Hello, again. It’s been a while.
Because of how we planned and scheduled a lot of the content you may have seen over the holiday period, it’s actually been nearly a month since I last sat down in front of a screen, specifically to write for you. That’s meant that there has been a lot of free time to actually go out and do car stuff, without the obligation to write about it afterwards.
I love cars; they’re pretty much my only real vice. I love them all, regardless of power or vintage. Often, I find the most enjoyable drives come from the cars you least expect, slow cars especially. There’s a lot to be said about that age-old adage of it being better to drive a slow car fast, than a fast car slow. It’s always been this way; I can’t remember a time when cars weren’t a huge part of my life. Deciding to try and make a career out of this passion was pretty much the easiest decision I ever had to make.
While doing what you love might be the best job in the world, this doesn’t always equate to it being the easiest. Sure, it does makes the tough days and long hours that little bit easier to swallow. There are certainly enough of those to go around, anyways. There is one major risk you run though when you turn your passion into a career: souring what you love and losing the feeling that made it special in the first place. For anyone who has loved cars all their life, they should never feel ordinary.
I’ve always worked hard to ensure that this doesn’t happen to me, although I feel that I’ve gotten close on a couple of occasions. Typically, I try to ensure that I spend time either driving or working on my car for no other reason than I want to. Similarly, I try to spend time with my friends, hanging out and driving aimlessly. No ulterior motives, no cameras, no work, just cars. These are the solutions that work best for me. Another one, which I try not to rely on, is articulating how I feel about something in writing. This is why I’m here today.
To cut right to it, I can’t remember the last car or build that truly excited me. The sort of car that leaves you completely breathless and stays in your mind for days or even weeks upon end. A build which just gets under your skin and just makes you happy.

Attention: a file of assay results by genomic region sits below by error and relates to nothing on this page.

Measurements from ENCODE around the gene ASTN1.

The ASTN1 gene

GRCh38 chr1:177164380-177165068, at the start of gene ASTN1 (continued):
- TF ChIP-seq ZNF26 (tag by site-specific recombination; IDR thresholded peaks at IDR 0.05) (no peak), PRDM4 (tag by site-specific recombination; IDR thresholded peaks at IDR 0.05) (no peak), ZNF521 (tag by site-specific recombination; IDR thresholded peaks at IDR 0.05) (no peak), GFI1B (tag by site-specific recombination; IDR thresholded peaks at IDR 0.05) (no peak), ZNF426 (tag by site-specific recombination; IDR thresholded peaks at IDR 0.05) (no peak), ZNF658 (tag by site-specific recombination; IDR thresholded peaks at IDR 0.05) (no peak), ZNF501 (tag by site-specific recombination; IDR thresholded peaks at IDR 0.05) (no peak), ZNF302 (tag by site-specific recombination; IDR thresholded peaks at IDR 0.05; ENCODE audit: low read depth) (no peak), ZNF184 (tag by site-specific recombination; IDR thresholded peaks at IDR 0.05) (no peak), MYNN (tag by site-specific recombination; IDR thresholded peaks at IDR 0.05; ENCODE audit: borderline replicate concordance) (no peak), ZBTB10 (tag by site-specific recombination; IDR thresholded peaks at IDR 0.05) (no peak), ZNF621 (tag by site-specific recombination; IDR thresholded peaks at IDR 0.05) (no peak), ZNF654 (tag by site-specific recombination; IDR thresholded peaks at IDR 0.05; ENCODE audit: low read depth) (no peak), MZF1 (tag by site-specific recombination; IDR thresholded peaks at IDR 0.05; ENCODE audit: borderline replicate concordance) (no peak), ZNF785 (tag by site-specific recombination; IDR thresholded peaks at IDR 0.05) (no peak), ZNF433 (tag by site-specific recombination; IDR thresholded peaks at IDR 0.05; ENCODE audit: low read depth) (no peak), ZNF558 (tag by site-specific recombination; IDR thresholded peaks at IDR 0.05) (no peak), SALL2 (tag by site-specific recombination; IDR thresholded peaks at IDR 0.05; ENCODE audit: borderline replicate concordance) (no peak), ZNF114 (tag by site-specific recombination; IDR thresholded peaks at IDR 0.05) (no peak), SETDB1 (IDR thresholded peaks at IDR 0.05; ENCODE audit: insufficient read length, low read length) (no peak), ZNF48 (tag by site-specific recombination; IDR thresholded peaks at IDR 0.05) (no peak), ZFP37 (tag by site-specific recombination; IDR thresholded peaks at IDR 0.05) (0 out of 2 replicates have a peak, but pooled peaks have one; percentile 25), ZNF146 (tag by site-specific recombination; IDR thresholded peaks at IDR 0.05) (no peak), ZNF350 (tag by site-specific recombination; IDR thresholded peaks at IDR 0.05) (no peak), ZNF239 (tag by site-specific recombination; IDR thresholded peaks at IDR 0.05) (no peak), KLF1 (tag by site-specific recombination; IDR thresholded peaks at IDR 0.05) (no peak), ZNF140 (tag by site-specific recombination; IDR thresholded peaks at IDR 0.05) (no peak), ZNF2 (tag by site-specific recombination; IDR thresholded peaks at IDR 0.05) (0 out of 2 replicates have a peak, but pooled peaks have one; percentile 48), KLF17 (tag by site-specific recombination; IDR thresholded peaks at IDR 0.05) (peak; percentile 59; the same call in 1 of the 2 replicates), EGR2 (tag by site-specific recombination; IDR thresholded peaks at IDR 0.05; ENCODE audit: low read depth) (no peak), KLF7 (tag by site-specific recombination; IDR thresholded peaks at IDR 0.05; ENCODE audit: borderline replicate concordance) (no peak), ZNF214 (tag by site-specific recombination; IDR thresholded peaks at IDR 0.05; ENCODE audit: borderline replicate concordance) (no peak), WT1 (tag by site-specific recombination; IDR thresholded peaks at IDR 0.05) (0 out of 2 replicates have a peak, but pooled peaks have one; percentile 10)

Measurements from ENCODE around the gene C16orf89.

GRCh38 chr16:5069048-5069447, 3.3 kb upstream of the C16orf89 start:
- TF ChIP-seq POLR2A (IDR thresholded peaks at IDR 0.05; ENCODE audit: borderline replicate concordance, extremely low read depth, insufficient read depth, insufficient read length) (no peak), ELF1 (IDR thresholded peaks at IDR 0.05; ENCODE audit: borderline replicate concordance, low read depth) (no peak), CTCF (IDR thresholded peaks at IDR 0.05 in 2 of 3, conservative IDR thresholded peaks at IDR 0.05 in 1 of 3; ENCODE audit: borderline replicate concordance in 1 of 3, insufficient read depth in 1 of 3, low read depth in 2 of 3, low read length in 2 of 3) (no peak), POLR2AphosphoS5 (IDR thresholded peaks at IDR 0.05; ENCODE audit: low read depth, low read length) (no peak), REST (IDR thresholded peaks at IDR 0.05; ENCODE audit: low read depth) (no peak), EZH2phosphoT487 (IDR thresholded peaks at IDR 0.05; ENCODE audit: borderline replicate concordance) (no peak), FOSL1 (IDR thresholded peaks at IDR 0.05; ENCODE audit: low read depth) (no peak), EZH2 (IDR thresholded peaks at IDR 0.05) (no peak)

Growing up, in my teenage years in particular, was probably the peak of Max Power magazine. Sure, time hasn’t been kind to the cars we associate with this era, but some of those cars left an impression that still sticks with me. Carisma’s TVR Cerbera out of the UK is one example of a car I adored back in the day. It was wild, it was fast and it was the type of car that you could only dream about owning as a kid. I remember seeing it on the cover of Max Power for the first time and just being completely blown away. I must have read the feature a thousand times and poured over every photo twice as many times again. I kept a copy of the magazine in my backpack amongst my school books for what must have been a year. I never got to see the car in person – which might be for the best – but I can’t deny the impression it left on my 14-year-old self.
I think the last time I started to feel that level of excitement seeping through was when the first of the Rocket Bunny and Liberty Walk cars started to appear, but their novelty has long since worn off for me. I still think they’re cool, but constant exposure to them has ensured that they never reached that next level for me. More traditional builds, which might pay respect to a car’s heritage and follow well-worn paths more often than not deserve respect, but they’re nothing we haven’t seen before.
Indeed, some looks and styles are timeless, we can probably never have enough of them, but they just don’t inspire. It’s just the same recipe repeated again and again. Sometimes people will do something that’s unheard of in their locality, but it’s likely something that has been seen before elsewhere.
Maybe the internet and social media play a role in this, but they seem like the easy ones to blame. In saying that, I do think that I appreciated the sudden impact of a magazine cover every month with a brand new set of cars to look at, rather than seeing every nut and bolt being documented on Instagram months or even years before a car is finished. At the other end of the scale, you almost expect a car to have a wild engine or drivetrain swap. I like to call this the Gatebil Effect, where one must assume that the car has 2,000hp from a triple-charged, piston converted rotary unless proven otherwise. Have we just been exposed to too much of a good thing?
None of this takes away from the respect that I have for the aforementioned cars and those who build them. Truth be told, once a guy or girl somewhere is building a car for themselves and themselves alone, we’ve nothing to fear. Still, I am quietly hoping that someone, somewhere is going to do something that’s going to blow us all away.
The question is, will it happen in 2017?